In today’s tech-speak, the ‘AR Cloud’ is a set of backend services built to support AR features like persistence and multiplayer. These services consist of distributed databases, search engines, and algorithms for computer vision and machine learning. Most are well-scoped engineering projects and their success will be in their speed of delivery and quality of execution.
Technology behemoths and AR startups are competing to build these cloud services, with some of the heavily invested players going so far as to say “Apple’s ARKit is almost useless without the AR Cloud.” In contrast, the reality is quite the opposite. A single, well-designed AR mobile app can succeed immediately, but AR Cloud solutions can’t gain traction until enough top mobile apps are designed for AR. Ensuring that happens quickly is critical to their success.
AR is limited today by a lack of design principles
We need to think about how to design for mobile AR and specifically mobile apps for this new camera-first world. How do we break away from swipes, 2D-menus and the like, now that we can track precisely and annotate real objects in the world? AR technology has created an entirely new set of options for how we can interact with our phones, and from this we need to design AR interactions.
To better understand how we should think about AR-first design, my team and I recently conducted an AR User Study to understand peoples’ experiences with the first crop of mobile AR apps. This resulted in the following AR interaction guidelines, which are by no means an exhaustive list:
- Prefer curvilinear selection for pointing and grabbing. By using a gentle arc instead of a straight line, people can select distant objects without their cursor jumping as it gets nearer to the horizon.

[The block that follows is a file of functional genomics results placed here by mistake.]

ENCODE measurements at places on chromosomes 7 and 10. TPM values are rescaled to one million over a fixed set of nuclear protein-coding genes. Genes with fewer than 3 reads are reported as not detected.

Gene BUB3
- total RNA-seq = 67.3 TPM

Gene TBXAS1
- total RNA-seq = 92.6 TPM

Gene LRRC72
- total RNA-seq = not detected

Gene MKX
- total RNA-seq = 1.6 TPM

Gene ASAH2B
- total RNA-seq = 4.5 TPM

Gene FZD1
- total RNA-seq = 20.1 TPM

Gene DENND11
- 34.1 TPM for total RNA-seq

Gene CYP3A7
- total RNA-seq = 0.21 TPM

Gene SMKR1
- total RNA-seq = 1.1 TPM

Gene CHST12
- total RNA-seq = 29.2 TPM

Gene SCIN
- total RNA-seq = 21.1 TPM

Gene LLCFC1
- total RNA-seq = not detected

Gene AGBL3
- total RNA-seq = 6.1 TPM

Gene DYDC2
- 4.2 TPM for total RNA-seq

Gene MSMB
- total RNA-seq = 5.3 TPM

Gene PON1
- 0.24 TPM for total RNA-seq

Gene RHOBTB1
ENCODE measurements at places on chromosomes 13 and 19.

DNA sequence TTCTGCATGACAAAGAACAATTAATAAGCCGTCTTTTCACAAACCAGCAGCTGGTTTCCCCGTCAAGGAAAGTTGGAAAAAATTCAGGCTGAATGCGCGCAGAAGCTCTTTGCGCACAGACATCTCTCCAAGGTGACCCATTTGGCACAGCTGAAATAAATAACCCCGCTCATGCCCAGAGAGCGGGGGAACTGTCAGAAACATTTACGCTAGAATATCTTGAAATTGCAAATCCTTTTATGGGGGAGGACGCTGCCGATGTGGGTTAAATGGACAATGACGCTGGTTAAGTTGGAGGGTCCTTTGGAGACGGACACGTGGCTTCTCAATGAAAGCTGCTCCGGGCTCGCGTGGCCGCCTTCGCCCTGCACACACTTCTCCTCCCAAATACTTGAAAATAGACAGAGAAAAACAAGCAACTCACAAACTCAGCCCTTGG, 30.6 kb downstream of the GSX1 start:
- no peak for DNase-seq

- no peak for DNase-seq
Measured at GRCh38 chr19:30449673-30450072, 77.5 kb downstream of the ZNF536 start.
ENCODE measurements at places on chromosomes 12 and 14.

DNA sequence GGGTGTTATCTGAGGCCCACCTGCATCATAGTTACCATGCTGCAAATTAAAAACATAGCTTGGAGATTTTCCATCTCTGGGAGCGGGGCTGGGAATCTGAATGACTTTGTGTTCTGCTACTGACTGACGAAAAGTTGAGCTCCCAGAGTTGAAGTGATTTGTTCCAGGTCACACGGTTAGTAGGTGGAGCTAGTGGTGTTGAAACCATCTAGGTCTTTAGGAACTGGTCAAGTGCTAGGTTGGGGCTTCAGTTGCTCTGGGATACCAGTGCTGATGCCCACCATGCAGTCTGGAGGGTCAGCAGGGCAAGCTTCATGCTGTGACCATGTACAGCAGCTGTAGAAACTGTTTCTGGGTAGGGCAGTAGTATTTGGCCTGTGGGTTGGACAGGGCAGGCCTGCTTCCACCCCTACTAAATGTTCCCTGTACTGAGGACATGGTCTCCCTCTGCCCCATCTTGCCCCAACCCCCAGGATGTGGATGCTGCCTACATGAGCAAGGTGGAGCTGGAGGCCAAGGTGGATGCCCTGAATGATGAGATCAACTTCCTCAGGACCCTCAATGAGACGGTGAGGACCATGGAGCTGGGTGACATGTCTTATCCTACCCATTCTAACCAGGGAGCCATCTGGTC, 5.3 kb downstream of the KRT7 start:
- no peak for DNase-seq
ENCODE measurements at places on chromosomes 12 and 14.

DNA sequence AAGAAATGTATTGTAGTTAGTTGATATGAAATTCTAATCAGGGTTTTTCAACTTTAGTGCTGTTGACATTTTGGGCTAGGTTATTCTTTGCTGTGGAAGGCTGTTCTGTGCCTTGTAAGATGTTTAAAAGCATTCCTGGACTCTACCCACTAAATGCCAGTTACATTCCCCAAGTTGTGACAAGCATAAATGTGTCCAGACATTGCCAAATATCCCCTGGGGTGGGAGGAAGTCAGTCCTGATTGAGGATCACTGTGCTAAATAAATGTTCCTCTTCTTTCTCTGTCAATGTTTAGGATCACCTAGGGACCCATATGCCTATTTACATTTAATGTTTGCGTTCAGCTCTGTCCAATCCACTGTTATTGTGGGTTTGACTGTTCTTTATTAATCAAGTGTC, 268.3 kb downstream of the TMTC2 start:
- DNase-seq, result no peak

- Keep AR touch interactions simple. Limit gestures to simple one-hand operations, since one hand is dedicated to holding and moving the phone.
- Avoid Dwell clicking, e.g., hovering on a selected object for a period of time, as this selection mechanism is slow and generally leads to unintended actions.
- Initialize virtual objects immediately. People expect AR apps to work seamlessly, and the surface calibration step found in many ARKit apps is an interaction that breaks the flow of the application.
- Ensure reliability. Virtual objects should appear in consistent locations, and being able to accurately select, move and tether objects is important if these interactions are provided.
- AR apps need to balance fixed on-screen UI with in-context AR UI. Users shouldn’t need to “hunt” for UI elements in their environment.
Before we can capitalize on cloud features for AR, we need to determine how to implement these and other guidelines into a uniform set of user interactions that are natural and fluid.
Looking forward to the year of mobile AR
I feel strongly that 2018 will be the year that we see the first applications designed for an AR-powered, camera-first world. The first developers to build them have a strong first-mover advantage on the next generation of applications, communication platforms, and games. I believe cloud services will be essential to this success and play a big role in its evolution, but my view is that other challenges remain around design, reach and instructing people how to rely on this new technology.
In the true tradition of mobile technology, it won’t take long before new startups and tech behemoths defy what everyone once thought was or was not possible in this space. It’s not an AR Cloud or a killer new use case that will make AR successful. My take is that AR-first design, where we prioritize the AR experience over traditional 2D interfaces, will be the key to unlocking mobile AR. The first developers to build these apps will have a strong first-mover advantage on the next generation of applications, communication platforms, and games.